“From publishing legislative data in XML to live-streaming hearings and floor debates, our majority has introduced a number of innovations to make the legislative process more open and accessible,” he said, in a statement touting open government progress in the House. “With the DATA Act, which I signed today, we’re bringing this spirit of transparency to the rest of the federal government. For years, we’ve been able to track the status of our packages, but to this day there is no one website where you can see how all of your tax dollars are being spent. Once the president signs this bill, that will start to change. There is always more to be done when it comes to opening government and putting power back in the hands of the people, and the House will be there to lead the way.”
UPDATE: On May 9th, 2014, President Barack Obama signed The DATA Act into law.
Statement by Press Secretary Jay Carney:
On Friday, May 9, 2014, the President signed into law:
S. 994, the “Digital Accountability and Transparency Act of 2014” or the “DATA Act,” which amends the Federal Funding Accountability and Transparency Act of 2006 to make publicly available specific classes of Federal agency spending data, with more specificity and at a deeper level than is currently reported; require agencies to report this data on USASpending.gov; create Government-wide standards for financial data; apply to all agencies various accounting approaches developed by the Recovery Act’s Recovery Accountability and Transparency Board; and streamline agency reporting requirements.
Rep. Darrell Issa issued the following statement in response:
“The enactment of the DATA Act marks a transformation in government transparency by shedding light on runaway federal spending,” said Chairman Issa. “The reforms of this bipartisan legislation not only move the federal bureaucracy into the digital era, but they improve accountability to taxpayers and provide tools to allow lawmakers and citizen watchdogs to root out waste and abuse. Government-wide structured data requirements may sound like technical jargon, but the real impact of this legislation on our lives will be more open, more effective government.”
There will be a markup for the DATA Act (S.994) in U.S. Senate today. The bill, which passed the House, would standardize federal spending and publish it in a similar way as the Recovery Act, which proved to be a successful test case for open data. A proposed amendment to the DATA Act, however, is facing opposition from the same good government groups that supported its passage in the House of Representatives.
Update: The DATA Act passed markup with the amendment.
The amendment, which removes the “accountability platform” from the legislation, faced criticism from the author of the original bill, Hudson Hollister. Hollister emailed the following comment to Federal News Radio:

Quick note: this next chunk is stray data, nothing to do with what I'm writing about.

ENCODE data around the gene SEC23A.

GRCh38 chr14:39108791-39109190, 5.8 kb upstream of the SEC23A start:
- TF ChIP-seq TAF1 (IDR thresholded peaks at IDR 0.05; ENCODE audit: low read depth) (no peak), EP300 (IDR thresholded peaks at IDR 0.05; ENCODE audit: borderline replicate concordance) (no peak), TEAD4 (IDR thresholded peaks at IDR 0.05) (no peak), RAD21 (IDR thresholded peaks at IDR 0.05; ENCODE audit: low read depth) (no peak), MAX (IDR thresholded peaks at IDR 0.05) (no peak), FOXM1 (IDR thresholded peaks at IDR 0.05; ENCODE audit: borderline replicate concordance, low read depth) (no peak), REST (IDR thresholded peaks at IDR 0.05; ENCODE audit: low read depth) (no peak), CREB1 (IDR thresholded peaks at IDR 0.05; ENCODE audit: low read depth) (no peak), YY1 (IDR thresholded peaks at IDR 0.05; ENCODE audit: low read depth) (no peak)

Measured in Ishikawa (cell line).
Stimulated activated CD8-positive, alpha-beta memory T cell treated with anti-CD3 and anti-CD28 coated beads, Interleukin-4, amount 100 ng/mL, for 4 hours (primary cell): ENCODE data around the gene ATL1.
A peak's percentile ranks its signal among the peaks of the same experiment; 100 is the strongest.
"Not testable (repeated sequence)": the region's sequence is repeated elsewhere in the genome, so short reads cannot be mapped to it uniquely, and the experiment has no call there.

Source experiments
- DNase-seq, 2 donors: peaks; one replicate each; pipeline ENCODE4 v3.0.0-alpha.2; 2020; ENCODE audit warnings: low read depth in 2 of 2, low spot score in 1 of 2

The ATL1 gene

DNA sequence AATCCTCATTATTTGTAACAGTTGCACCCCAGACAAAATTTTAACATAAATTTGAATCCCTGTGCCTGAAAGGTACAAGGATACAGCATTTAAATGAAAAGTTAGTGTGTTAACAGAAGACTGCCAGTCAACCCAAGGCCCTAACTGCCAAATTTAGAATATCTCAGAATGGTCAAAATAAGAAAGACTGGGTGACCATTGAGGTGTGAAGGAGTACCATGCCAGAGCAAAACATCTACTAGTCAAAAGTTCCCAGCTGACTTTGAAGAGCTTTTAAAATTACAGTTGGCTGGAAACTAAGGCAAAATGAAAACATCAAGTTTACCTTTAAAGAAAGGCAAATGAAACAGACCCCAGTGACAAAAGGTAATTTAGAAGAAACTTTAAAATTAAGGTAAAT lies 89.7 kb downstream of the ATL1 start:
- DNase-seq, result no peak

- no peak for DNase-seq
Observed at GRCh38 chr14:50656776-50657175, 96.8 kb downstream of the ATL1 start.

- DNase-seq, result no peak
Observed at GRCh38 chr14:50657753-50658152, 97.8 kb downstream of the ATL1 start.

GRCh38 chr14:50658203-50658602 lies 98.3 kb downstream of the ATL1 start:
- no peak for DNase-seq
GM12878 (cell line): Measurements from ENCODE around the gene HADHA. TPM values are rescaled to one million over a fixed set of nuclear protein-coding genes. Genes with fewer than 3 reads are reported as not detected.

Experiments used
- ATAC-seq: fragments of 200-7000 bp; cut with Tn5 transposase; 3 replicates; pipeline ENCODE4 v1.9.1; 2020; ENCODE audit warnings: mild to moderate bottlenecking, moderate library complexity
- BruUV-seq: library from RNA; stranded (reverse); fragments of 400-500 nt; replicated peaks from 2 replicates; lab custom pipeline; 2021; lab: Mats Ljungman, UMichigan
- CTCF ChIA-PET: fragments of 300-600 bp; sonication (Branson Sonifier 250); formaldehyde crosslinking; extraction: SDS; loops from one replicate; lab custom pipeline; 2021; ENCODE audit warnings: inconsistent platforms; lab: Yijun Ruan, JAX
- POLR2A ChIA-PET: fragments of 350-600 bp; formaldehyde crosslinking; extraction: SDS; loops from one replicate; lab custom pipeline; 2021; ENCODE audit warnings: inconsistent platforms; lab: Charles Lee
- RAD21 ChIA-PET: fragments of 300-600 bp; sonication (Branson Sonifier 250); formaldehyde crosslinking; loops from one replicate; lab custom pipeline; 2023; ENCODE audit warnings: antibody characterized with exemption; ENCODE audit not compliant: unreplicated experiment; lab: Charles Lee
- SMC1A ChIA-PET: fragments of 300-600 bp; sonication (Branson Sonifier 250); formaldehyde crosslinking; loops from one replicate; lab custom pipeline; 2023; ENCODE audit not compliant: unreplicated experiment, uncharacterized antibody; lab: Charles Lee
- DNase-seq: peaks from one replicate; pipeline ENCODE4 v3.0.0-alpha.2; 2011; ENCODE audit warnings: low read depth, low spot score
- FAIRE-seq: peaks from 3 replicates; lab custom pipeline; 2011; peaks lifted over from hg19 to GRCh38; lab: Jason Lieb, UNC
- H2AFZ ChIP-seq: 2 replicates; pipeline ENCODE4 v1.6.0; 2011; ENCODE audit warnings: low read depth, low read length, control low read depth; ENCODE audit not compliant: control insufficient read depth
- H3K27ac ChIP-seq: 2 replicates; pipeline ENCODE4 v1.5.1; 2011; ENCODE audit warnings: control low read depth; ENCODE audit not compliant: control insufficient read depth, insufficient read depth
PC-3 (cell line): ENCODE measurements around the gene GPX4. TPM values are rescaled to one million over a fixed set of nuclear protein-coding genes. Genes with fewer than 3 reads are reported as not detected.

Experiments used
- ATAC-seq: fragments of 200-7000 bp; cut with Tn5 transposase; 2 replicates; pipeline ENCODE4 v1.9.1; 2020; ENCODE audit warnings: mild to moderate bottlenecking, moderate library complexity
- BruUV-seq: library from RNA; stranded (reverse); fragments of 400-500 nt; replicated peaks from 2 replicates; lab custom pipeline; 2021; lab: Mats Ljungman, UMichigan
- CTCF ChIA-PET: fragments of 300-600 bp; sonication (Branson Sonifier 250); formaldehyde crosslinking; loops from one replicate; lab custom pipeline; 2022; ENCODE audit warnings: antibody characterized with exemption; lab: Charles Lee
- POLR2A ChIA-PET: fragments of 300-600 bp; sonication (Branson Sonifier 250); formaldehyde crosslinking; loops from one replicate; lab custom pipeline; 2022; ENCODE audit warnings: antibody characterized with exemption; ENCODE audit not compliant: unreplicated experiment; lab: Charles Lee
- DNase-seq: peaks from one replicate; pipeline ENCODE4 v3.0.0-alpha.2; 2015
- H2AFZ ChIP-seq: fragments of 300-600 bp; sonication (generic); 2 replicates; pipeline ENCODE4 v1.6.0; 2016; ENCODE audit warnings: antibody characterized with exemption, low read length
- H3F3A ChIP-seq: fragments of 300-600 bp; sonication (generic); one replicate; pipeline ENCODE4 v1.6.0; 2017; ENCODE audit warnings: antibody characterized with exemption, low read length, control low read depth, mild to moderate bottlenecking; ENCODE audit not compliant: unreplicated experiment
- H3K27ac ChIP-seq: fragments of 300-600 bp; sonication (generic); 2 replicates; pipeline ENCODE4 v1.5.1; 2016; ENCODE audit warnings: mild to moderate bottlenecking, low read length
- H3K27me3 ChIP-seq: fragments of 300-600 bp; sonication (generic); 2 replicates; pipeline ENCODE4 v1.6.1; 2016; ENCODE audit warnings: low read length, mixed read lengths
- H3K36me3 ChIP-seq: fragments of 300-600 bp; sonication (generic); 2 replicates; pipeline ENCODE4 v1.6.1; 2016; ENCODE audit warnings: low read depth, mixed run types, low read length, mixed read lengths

“Without the accountability platform, there will be no mechanism for inspectors general to use the newly-standardized federal spending data, combined with public and private data sources, to suss out waste and fraud. If the final version of the bill fails to expand the Recovery Operations Center to cover all federal spending, taxpayers’ interests will be hurt in two ways. First, waste and fraud that could have been illuminated and eliminated will go undetected. Second — and perhaps more important — without any internal government effort to use the newly-standardized spending data for any purpose, there will be no internal pressure to improve the quality of data published on USASpending.gov. We recognize that the accountability platform was removed in order to reduce the bill’s Congressional Budget Office score. We hope that an offset large enough to restore those provisions can be included in the bill at a later stage.”
Hollister is warning that the removal of the requirement for a data analytics platform from the bill, modeled on Recovery.gov, would be a mistake and lead to same kinds of data quality issues that exist at the SEC.
Citing a study from Columbia Business School which evaluates the state and future of interactive data at the SEC, Hollister says the platform is a key tool for government inspectors general to examine spending data, which then creates an internal incentive to correct errors. Given the reality that “armchair auditors” have yet to emerge in the United Kingdom to look at similar data, improving the capacity of the IGs to find fraud, waste and abuse is critical.
In advocating for retention of the platform (the “accountability hub”), Hollister suggested that its estimated $20 million dollar cost will be more than balanced by the amount of fraud detected.
“Open data is no good unless it’s accurate,” writes Hollister. “The SEC’s experience shows that the only way to generate internal pressure for accurate spending data will be if the federal government is actively using that data.”